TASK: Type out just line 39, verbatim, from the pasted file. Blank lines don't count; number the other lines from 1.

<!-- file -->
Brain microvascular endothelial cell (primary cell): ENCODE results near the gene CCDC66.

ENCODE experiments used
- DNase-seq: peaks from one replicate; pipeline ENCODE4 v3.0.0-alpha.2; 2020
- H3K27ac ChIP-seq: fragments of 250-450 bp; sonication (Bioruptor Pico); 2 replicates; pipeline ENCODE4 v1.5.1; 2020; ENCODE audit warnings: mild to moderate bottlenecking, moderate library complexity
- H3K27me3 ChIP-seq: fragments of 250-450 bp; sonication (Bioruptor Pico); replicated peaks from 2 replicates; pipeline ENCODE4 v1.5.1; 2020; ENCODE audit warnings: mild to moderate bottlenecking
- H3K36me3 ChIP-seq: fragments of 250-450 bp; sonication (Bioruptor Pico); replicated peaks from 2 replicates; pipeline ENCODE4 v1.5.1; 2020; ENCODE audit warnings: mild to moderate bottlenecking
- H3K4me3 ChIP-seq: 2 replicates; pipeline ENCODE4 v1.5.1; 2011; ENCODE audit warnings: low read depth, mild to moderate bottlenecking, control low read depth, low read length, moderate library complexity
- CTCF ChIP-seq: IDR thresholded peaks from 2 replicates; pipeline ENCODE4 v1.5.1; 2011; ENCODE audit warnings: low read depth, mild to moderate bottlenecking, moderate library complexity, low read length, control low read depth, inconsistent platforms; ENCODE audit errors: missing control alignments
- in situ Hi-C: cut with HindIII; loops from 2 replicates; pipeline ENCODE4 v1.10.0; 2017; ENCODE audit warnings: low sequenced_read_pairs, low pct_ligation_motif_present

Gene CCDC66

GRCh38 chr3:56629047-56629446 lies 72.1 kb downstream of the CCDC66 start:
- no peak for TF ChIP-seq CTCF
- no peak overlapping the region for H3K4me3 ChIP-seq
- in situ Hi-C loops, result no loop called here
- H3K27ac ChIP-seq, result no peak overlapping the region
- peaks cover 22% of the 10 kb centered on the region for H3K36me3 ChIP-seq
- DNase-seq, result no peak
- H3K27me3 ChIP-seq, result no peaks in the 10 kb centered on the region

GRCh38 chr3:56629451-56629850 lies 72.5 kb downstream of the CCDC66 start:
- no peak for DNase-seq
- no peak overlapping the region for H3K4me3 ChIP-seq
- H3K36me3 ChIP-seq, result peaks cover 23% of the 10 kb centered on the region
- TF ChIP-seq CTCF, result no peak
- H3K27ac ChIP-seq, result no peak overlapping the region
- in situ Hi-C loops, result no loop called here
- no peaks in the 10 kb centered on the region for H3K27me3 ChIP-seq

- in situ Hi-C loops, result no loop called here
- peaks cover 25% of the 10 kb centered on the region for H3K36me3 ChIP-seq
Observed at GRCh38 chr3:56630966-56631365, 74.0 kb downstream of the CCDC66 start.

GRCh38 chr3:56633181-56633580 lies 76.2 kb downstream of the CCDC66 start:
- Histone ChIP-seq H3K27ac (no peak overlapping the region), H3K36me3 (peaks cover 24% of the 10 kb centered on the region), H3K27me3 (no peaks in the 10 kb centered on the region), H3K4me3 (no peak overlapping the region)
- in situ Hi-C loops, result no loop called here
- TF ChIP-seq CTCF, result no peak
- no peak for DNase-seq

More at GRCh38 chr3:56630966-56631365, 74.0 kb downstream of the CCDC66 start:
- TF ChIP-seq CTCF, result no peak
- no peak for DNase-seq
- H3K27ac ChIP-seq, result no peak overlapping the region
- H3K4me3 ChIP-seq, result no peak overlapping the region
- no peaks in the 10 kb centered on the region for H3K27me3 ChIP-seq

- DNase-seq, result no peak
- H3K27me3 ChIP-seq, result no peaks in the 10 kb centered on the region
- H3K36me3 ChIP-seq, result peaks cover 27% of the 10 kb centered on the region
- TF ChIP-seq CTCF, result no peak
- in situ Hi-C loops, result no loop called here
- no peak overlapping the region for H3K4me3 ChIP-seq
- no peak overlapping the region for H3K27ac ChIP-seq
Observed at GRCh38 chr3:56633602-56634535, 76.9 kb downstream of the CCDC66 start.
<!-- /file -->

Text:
- H3K4me3 ChIP-seq, result no peak overlapping the region